Thursday, October 8, 2009

Mad Men and Drinking, Season Three, Part III

Liquor has played less of a central role in season three of "Mad Men" so far, though it's always there on the margins, lubricating the action. Lord knows, Brit accounts man Guy MacKendrick would have never got his foot run over by a John Deere lawnmower in episode 6 if there hadn't been plenty of Veuve Clicquot on hand at the Sterling Cooper office party. And protagonist Don Draper probably wouldn't have accepted those phenobarbital pills from a couple of young hitchhikers he picked up in his caddy if he hadn't already been enjoying a whiskey at the wheel. (The man has not learned from his car accident in season two.)

Don, it is clear, needs a bracer the moment he walks in the door after returning from work. His motions have become predictable. He enters through the back kitchen door, puts down his briefcase, gives Betty a kiss, then heads for the kitchen cabinet that contains the cheap brand of whiskey he keeps at home, and pours himself a glass. Funny how Don stocks Canadian Club at work, but a lesser brand at home. Is that because Sterling Cooper is paying for the more expensive Canadian Club? Or because he wants to impress co-workers and clients, and isn't worried about impressing Betty?

In episode 6, there are also a couple juicy location mentions. Joan's no-good doctor husband doesn't get his hoped-for promotion and spends the whole day sulking in The Dublin House, an Irish pub that still exists on W. 79th Street. And when the Brits from Putnam, Powell and Lowe, which bought Sterling Cooper last year, pay a visit, they dine at Le Grenouille, and old school French restaurant that is still going strong on E. 52nd Street.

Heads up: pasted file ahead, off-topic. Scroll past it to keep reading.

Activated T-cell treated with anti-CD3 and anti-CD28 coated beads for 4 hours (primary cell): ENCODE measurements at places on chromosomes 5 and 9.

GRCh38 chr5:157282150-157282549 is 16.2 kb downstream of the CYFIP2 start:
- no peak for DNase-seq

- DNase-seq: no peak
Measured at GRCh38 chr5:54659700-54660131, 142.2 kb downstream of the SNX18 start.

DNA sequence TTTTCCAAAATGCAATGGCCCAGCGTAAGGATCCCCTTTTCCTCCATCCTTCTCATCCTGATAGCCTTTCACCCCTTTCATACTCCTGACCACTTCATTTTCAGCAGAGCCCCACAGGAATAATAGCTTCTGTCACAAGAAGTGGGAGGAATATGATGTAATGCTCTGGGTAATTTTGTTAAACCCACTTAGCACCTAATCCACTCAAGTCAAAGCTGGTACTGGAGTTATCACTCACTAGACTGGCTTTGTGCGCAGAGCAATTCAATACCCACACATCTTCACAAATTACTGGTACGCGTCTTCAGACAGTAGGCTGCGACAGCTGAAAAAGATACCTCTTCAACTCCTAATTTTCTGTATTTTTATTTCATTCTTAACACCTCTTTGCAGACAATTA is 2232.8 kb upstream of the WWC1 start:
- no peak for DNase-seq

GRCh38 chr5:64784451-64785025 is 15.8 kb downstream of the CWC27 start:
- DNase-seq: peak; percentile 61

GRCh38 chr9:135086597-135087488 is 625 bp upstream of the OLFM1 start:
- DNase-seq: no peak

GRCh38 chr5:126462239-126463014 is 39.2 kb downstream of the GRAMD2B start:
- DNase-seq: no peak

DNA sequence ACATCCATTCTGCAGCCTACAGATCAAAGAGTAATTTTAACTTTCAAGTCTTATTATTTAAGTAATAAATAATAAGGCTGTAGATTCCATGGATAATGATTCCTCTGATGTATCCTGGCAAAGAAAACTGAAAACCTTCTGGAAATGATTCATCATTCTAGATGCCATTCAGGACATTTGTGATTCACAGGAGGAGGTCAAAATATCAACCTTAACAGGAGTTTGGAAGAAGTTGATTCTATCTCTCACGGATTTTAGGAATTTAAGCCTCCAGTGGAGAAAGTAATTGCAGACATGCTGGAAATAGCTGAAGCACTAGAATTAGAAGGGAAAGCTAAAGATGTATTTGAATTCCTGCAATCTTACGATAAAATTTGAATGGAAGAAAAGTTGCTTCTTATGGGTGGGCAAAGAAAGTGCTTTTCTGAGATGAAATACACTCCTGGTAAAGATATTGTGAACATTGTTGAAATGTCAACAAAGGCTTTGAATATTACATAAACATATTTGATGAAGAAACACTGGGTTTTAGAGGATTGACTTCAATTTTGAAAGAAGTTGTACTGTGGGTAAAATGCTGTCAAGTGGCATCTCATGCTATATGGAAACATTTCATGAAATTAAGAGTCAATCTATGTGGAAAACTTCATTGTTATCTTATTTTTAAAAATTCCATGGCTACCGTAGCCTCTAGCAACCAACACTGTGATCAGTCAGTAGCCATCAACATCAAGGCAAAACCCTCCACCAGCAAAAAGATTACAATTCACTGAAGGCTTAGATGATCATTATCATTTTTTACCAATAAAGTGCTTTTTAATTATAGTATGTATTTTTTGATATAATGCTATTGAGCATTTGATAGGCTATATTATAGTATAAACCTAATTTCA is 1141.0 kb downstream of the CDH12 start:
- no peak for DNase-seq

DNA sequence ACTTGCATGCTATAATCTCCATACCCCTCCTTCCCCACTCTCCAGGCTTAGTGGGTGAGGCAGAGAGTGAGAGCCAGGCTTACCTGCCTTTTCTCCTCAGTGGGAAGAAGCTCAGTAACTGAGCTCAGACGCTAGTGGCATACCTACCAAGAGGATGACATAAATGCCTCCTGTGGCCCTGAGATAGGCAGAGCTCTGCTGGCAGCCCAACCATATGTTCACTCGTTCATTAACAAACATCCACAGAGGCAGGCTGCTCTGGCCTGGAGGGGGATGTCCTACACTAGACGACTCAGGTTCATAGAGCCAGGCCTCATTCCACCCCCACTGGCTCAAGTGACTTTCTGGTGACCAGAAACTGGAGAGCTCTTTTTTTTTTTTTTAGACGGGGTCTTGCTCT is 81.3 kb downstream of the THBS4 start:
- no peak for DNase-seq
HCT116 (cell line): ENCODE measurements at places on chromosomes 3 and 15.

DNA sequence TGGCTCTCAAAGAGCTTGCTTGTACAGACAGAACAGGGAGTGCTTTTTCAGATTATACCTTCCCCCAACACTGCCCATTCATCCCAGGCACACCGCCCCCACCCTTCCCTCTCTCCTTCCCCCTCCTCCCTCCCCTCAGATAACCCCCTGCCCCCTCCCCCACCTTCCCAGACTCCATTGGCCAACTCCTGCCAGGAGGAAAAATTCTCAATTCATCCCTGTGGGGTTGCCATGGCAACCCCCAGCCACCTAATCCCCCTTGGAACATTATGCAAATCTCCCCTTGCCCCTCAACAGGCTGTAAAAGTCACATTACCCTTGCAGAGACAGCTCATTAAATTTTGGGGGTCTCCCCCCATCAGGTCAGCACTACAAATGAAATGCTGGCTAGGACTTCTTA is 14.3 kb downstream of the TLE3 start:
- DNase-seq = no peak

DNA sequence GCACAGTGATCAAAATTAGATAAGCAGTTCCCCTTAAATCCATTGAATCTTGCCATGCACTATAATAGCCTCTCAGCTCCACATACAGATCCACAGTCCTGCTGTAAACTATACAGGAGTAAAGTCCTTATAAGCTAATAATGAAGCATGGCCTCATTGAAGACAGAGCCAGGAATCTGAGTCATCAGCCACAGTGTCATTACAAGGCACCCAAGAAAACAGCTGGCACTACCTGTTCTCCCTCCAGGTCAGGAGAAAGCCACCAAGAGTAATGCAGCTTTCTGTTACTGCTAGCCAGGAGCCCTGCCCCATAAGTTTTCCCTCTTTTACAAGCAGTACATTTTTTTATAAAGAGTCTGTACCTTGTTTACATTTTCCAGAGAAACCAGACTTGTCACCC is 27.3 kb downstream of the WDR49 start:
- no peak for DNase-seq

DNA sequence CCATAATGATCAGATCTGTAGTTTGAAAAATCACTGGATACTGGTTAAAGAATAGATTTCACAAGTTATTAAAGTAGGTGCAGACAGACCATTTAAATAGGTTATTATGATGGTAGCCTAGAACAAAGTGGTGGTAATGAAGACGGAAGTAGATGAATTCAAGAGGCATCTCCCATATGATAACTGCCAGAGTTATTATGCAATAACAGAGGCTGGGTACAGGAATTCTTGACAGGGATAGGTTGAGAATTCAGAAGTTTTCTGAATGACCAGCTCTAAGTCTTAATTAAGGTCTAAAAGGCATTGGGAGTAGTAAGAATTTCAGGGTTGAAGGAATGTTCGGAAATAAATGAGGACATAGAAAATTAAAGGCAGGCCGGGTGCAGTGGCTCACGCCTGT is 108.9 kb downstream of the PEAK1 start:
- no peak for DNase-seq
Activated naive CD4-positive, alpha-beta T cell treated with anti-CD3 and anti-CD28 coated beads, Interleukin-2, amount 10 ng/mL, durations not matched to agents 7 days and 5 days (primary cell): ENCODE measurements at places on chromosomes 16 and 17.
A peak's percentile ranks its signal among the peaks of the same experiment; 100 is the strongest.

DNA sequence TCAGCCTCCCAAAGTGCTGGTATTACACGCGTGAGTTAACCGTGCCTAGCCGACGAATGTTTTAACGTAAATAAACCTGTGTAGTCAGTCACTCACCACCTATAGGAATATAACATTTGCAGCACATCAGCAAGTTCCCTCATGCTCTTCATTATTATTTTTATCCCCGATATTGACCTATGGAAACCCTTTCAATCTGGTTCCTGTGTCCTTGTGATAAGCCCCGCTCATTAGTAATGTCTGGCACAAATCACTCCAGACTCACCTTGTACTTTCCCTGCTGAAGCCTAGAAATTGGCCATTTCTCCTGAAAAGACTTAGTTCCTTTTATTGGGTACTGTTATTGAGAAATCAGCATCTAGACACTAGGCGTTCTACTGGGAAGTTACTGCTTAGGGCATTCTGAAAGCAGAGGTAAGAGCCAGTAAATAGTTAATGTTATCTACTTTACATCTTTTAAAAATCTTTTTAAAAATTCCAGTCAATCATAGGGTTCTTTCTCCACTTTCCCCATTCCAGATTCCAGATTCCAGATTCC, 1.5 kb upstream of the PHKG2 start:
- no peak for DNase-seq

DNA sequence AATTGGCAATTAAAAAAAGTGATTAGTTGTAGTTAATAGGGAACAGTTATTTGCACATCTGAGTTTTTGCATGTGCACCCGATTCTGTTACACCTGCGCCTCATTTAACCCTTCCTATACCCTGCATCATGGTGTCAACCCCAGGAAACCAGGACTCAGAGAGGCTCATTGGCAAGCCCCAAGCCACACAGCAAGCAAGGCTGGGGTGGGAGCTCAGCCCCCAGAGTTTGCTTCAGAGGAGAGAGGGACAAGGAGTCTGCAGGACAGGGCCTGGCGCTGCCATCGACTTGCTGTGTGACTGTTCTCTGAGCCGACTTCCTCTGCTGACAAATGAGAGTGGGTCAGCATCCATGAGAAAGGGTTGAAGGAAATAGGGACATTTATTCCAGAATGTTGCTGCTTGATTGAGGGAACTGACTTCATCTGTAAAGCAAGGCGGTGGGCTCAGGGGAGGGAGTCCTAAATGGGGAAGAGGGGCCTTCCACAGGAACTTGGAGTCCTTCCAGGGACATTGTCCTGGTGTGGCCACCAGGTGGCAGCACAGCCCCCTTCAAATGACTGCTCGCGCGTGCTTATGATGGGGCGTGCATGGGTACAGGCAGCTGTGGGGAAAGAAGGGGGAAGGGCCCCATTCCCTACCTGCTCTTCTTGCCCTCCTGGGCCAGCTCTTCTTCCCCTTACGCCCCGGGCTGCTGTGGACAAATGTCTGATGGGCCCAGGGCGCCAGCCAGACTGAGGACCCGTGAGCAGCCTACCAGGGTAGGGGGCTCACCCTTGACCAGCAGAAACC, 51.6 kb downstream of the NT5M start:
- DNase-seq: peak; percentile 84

When Don hangs out with the hitchhikers, who turn out to be con artists, in episode 7, plenty of Rheingold beer is consumed. Episode 8 takes Don and Betty on a brief business trip to Rome, to service the needs of new client, hotelier Conrad Hilton. This offers a tantalizing glimpse into how folks are quenching their thirst during La Dolce Vita. There's a lovely bottle of Panna water on the Draper's nightstand. Outside at a cafe, the worldly Betty, who surprisingly speaks fluent Italian (guess that education at Bryn Mawr paid off) orders an Asti Spumante. A good Italian wine for a hot August night. Don, a bit of an American stick in the mud, takes his usual "whiskey neat," which arrives in a tiny glass.

The weasel Pete Campbell, meanwhile, tried to connive his way into the bed of a young German au pair, for whom he's done a friendly favor, but offering "beer, or a riesling. Schnapps?" That pretty much covers the German drinking bases, eh, Pete?

Previous "Mad Men and Drinking" installments

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